to be South African. His character sounds like he spent a year as a
groupie with the Doors, got dragged backwards through the Serengeti by
a Rhinoceros and to finish spun himself around very quickly while
smoking the worlds biggest blunt. I don't care if Kilmer spent a
weekend going to clubs in Cape Town to method act is accent for "The
ghost & the darkness". It's atrocious e.g. You know when his character
confuses you with his strange lingo and accent, its just as confusing
to South Africans.

Half a point for throwing in a Jislaaik into the dialogue. He may have
learnt something from his time in the Cape.

1989
Lethal Weapon
Patsy Kensit is Rika van den Haas
Joss Ackland is Arjen 'Aryan' Rudd
Ok this shows good examples across the spectrum from hilarious to
scary. The film kicks off with a crackling voice over our heroes radio
Riggs: "Wha what's that? Japanese?"
Murtle: "Well its not colour purple but at least I'm working"

To this day and after repeated viewing I do not know what the supposed
Afrikaans voice over the radio is saying. It may as well be Japanese.

Kensit 's accent sounds across between a Glaswegian and an Australian.
The less said the better. I t was just embarrassing.

Ackland as Arjen 'Aryan' (for real). Is scarily good. He has done it s
many times before (White, Mischief, A dry white season ,etc.). He
sounds like every repressed, older, authoritarian Afrikaans male I
have ever heard. It could just be the way he looks but I think he
based the character on PW Botha (never knew what the PW stood for)
South Africa's last Apartheid Prime Minister, who recently passed away
(like 3 days ago.)

2000
Mission Impossible II
Richard Roxburgh is Hugh Stamp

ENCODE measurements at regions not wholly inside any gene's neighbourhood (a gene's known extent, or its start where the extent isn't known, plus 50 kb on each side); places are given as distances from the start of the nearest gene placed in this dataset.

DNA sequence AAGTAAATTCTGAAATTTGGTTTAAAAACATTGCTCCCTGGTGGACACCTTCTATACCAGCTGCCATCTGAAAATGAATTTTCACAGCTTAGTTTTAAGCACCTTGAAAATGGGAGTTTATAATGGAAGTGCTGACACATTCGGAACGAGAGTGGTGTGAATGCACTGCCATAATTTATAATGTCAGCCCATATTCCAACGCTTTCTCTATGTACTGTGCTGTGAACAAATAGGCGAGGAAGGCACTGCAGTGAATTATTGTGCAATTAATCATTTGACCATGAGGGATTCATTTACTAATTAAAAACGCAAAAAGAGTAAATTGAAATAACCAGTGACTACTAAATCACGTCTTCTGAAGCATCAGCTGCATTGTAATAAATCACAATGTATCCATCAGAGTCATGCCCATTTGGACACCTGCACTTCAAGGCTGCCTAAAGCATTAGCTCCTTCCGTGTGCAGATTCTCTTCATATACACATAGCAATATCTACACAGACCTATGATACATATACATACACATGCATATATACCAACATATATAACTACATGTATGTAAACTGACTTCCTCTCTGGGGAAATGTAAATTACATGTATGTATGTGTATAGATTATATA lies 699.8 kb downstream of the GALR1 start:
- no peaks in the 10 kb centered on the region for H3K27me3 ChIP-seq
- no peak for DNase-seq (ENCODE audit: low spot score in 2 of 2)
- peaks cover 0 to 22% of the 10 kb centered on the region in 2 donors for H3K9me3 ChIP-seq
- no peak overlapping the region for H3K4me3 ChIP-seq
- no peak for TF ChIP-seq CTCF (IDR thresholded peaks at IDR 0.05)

What is it with these Australians?? Another cartoon rendition of a an
Arnold Vosloo accent

2002
Die Another Day
Ian Pirie as Creep
This was a hilarious cartoon impression of a Duchy/Afrikaans accent.
If you are unsure who the South African was he was the generic
creep/thug at the clinic ordering people around like it was South
Africa 20 years ago (in the north). Bond poses as his wheel chair
carer. He could be mistaken for a nouve riche Russian but he's
actually supposed to be south African.

2003
Stander
Thomas Jane is Andre Stander
You have to admire the ballseyness of a guy that has mild success as
supporting cast that takes on a main role -playing a South African.
There is lots of murder in this film mainly Jane murdering a duchy
accent. Points for throwing in the Afrikaans (with subtitles).

2005
Munich
Daniel Craig is Steve
Actually quite good. Even better if he was imitating a Namibian
accent. Namibia borders South Africa on the West coast and has a large
Afrikaans & German speaking population. Alternatively the film was set
two decades ago so Daniel could have been affecting a period accent.

The Interpreter
Nicole Kidman is Silvia Broome
Wisely producers did not position Kidmans character as South African.
She is supposed to originate from a country just North of South Africa
possibly Rhodesia/Zimbabwe. Either way her interpretation borders the
slanderous and is up there with Patsy Kensit & Val Kilmer for worst
put on accent.

Tsotsi
Presley Chweneyagae is Tsotsi
OK Presley is South African so I can't crit his accent. He has an
honourable mention as an example of Fanagalo mixed with Afrikaans. I was
surprised to see the influence on the local language, maybe this was
for effect and to appeal to wider South African market. Maybe I am
completely out of touch with the languages actually spoken up north.

2006
Blood Diamond
Leonardo DiCaprio is Danny Archer
Actually sounds like a mix of northern English with Cape proper.
Unfortunately its not very consistent. Similar to Dicaprio's
Boston/Irish accent in The Departed

Catch a Fire
Tim Robbins is Nic Vos
An Ok mix of duchy and English but less consistent. Once again it may
be indicitive the period.